What Alice Forgot Reviews
"...[M]oving, well-paced, and thoroughly pleasurable." - Publishers Weekly
"Moriarty's intriguing story will keep readers guessing and curious to know more about Alice." - Library Journal
"Moriarty handles the two Alice consciousnesses with finesse... Cheerfully engaging." - Kirkus Reviews
"An often funny, sometimes heartrending, deeply
personal portrait of a woman attempting to
unravel her own mystery
Before your friends
are talking about it, before Hollywood casts the
inevitable screen adaptation, pick up What Alice
Forgot and enjoy a thoroughly rewarding, deftly
executed walk through the last decade of
Alice Love's life." - Booklist
"The affecting tale of Alice's chance for a
ten-year do-over." - New York Times
"Funny and knowing
we choose to remember, and fight to forget."
- O, the Oprah Magazine
"You won't be able to put this fun read down
It's about everything that matters: family,
friends, marriage- and did I mention it's
really funny?" - Woman's World Magazine
"Highly addictive." - She Magazine
(UK; Book of the Month)
"A thought-provoking novel."
- Ladies Home Journal
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What Alice Forgot Reader Reviews
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Rated of 5
Often funny, occasionally sad and totally captivating
What Alice Forgot is the third novel by popular Australian author, Liane Moriarty. When Alice Love wakes from a strange dream on the floor of the gym, she has a terrible headache, and she’s a bit worried about her unborn baby. It’s 1998 and her first child is due in 1999. Except that everyone is telling her it is 2008, John Howard is not the Prime Minister and she is in the throes of an acrimonious divorce from her husband, Nick. That nasty knock on the head when she fell during her Friday step class has caused her to lose the last ten years of her life. As she gradually pieces together the basics of the last ten years, she discovers that 29-year-old Alice, sweet, innocent, funny, sometimes a bit silly and hopelessly in love with Nick has evolved into 39-year-old Alice, busy, bossy, occasionally bitchy, with an acerbic voice, who can’t stand the sight of her husband. She has three children whom she doesn’t recognise, goes to the gym (no way!) and eats healthy food. Her friends are similarly gossipy, bitchy school mums. Something’s gone wrong with her sister Elisabeth and her mother has remarried. The intriguing mystery of what Alice forgot is carried by three voices: a third-person narrative gives Alice’s point of view; a first-person narrative (in the form of a journal prescribed by her therapist) details Elisabeth’s observations; and a computer blog offers “grandmother” Frannie’s take on events. Moriarty’s characters are those you meet at the P&C or the gym; her dialogue is what you hear in the supermarket of the café; and the plot is completely credible, with a plethora of occurrences from everyday life. This uplifting novel touches on infertility, adoption, raising children, therapy, divorce, work-life balance, family relationships and trying again. Often funny, occasionally sad and totally captivating.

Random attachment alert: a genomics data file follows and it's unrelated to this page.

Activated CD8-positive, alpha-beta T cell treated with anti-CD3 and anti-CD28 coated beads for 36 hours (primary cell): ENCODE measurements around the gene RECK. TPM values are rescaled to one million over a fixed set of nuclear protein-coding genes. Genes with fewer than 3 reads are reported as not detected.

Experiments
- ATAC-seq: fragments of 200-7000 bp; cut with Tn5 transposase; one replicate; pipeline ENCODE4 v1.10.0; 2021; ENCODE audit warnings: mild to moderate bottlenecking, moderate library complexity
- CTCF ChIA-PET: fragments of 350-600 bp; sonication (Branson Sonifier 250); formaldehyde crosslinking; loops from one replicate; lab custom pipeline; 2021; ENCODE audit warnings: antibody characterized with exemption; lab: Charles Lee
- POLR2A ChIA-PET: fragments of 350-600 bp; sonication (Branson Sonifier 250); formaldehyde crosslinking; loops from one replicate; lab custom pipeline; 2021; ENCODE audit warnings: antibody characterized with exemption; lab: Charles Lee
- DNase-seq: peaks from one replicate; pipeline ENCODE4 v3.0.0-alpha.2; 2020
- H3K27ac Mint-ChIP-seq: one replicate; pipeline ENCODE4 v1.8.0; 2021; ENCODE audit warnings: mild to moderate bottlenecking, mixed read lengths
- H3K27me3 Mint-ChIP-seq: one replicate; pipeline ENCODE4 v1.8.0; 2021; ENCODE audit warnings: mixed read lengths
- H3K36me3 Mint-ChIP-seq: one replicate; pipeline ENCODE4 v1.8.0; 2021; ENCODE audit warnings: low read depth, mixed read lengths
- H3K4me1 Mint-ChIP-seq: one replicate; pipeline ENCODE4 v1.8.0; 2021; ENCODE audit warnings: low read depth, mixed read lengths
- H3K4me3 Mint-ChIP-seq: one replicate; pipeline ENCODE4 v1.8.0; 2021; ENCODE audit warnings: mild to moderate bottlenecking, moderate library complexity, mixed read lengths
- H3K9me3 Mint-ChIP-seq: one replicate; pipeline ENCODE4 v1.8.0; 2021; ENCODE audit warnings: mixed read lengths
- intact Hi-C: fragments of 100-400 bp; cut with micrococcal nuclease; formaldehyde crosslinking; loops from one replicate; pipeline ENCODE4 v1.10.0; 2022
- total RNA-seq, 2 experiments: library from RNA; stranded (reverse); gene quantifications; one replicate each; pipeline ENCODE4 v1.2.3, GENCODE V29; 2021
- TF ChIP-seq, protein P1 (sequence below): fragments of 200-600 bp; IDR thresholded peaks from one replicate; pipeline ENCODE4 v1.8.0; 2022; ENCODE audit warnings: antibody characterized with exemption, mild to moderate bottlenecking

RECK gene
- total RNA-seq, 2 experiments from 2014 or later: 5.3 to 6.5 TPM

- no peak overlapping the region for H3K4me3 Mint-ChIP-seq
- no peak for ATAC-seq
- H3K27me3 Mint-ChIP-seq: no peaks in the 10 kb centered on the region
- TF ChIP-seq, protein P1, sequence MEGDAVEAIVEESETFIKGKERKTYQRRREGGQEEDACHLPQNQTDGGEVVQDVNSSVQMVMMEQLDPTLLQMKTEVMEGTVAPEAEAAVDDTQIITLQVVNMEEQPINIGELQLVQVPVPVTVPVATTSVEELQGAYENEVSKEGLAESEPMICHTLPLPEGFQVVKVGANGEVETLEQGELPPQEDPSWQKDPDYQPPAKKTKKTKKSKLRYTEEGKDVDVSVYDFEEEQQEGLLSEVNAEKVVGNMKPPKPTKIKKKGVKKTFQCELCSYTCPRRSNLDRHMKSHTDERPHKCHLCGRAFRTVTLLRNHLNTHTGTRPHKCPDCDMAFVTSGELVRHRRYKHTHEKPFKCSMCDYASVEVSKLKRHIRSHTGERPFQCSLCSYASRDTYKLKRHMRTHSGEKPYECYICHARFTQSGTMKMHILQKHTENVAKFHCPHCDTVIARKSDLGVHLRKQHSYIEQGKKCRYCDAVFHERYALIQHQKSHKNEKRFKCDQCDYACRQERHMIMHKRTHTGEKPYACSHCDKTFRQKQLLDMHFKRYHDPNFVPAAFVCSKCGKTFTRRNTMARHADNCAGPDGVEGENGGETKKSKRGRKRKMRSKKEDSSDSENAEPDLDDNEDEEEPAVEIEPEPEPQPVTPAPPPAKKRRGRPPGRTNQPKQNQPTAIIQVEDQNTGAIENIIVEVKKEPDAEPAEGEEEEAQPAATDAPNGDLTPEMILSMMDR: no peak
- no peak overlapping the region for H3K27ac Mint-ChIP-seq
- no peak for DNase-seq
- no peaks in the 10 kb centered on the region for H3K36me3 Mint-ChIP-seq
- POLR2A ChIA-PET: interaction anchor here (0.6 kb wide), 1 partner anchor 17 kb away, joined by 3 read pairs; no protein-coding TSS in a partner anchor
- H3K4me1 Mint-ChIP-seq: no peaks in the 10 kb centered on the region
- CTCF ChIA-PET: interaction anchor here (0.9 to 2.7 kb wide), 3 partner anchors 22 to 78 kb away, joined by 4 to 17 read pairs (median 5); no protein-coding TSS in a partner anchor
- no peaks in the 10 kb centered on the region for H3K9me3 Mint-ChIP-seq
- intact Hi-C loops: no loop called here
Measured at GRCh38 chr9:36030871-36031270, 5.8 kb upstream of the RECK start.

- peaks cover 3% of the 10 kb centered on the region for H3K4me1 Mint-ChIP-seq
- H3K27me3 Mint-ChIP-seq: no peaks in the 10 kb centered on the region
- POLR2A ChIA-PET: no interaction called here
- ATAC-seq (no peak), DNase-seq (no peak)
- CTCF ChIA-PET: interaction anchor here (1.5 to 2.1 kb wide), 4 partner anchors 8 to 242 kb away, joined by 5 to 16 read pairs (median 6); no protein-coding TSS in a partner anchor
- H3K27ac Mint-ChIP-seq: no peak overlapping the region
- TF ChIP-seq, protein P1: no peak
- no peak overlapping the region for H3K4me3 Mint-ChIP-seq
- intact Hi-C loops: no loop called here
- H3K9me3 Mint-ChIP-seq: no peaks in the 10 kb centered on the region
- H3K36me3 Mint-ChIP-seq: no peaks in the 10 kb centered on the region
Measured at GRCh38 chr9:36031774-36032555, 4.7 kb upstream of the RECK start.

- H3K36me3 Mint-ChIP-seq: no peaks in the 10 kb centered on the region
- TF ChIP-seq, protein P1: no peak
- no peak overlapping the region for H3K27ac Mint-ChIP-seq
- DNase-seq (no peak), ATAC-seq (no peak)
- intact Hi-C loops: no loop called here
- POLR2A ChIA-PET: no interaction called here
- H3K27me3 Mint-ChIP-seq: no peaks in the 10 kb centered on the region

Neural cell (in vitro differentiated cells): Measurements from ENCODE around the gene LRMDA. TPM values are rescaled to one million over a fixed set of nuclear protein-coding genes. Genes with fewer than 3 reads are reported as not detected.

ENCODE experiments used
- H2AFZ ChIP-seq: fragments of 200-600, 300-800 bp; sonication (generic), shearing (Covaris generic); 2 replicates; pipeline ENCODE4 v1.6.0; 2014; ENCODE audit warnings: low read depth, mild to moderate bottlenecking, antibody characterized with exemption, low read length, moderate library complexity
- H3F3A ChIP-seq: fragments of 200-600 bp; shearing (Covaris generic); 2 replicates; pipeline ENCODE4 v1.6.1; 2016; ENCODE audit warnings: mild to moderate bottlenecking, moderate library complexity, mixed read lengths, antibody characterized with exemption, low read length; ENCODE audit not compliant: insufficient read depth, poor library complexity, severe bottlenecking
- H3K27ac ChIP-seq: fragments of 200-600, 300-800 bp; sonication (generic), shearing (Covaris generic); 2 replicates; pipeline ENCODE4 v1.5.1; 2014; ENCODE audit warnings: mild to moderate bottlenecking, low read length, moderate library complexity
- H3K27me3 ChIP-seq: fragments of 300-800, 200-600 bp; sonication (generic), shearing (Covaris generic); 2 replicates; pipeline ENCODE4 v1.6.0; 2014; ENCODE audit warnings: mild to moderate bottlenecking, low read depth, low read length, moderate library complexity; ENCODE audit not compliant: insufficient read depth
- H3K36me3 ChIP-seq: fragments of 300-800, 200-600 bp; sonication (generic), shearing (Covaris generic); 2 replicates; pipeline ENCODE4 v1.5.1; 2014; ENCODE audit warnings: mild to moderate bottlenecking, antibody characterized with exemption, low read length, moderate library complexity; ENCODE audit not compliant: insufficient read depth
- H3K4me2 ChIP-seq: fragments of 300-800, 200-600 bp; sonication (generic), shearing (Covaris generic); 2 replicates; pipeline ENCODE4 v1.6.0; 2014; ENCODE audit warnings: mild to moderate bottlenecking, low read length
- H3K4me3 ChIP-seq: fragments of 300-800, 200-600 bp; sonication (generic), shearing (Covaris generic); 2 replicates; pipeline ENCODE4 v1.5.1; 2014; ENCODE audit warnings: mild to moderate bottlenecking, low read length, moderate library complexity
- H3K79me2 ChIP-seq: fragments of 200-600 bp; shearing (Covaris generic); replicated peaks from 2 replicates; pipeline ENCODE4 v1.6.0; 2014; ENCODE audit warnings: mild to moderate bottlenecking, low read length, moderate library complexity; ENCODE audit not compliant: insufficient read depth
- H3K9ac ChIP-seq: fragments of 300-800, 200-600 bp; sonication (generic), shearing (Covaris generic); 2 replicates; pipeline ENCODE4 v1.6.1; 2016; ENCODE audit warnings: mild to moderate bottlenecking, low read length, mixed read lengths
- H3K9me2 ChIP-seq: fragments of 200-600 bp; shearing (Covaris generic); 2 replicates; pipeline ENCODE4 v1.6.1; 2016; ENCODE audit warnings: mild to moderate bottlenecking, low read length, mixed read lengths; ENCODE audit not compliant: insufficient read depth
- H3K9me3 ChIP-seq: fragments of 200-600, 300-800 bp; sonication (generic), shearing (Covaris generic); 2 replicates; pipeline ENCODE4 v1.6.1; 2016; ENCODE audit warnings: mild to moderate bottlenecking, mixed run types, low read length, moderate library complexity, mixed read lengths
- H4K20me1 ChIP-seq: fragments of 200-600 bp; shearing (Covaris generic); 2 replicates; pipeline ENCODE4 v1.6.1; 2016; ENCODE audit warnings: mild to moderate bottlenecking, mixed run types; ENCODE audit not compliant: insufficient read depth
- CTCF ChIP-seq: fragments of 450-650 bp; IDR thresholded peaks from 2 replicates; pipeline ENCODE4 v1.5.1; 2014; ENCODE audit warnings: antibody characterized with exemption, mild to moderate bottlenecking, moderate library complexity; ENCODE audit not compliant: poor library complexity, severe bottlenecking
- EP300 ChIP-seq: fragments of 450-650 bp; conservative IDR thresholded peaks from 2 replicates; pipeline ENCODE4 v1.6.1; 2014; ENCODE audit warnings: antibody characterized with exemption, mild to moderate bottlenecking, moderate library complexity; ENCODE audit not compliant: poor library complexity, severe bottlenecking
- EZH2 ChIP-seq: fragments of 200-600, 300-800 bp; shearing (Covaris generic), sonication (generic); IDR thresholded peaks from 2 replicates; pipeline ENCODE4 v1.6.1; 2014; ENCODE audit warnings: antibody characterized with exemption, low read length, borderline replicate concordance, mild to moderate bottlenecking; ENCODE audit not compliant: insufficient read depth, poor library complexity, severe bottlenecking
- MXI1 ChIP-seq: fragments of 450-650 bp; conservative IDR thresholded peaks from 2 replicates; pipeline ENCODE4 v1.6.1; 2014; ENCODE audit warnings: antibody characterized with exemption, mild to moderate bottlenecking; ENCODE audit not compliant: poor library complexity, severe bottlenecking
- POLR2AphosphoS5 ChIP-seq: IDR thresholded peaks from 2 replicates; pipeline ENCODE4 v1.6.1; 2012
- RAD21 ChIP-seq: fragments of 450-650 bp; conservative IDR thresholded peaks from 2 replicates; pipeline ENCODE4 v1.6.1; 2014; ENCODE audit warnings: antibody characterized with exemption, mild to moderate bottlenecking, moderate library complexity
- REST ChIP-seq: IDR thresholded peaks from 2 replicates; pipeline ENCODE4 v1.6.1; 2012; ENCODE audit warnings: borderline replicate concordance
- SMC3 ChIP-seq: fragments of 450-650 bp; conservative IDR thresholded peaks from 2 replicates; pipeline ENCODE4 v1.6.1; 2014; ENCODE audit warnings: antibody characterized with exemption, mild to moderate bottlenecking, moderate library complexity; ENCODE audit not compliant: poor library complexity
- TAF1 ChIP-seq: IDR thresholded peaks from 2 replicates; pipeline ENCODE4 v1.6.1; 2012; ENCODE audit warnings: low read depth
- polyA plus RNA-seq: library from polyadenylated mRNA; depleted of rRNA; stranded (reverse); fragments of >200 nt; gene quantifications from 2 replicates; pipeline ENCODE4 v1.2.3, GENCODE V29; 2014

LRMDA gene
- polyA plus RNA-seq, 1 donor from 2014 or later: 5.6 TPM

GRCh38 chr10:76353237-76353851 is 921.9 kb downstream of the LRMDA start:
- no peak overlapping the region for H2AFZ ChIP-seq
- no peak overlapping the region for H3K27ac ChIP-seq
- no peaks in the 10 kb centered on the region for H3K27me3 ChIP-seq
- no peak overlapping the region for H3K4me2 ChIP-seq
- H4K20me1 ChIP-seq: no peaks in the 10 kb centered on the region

Rated of 5
What Alice Forgot
This is not the type of book I probably would have picked up if I had not won a copy. I decided to read the first few pages and I couldn't put it down. I loved the way Moriarty let Alice discover new things about herself daily - the accounts of her interactions with her 3 children that she didn't even remember having were priceless. At first I was put off by the other two story lines and the way they were told but by the middle of the book I couldn't wait to see her sister's diary entry or her grannie's letter. This could be the story of any young wife who soon finds herself with 3 active children, an ambitious husband, and all that keeping the household running smoothly entails. It is a cautionary tale of what one can lose along the way told with humor and insight.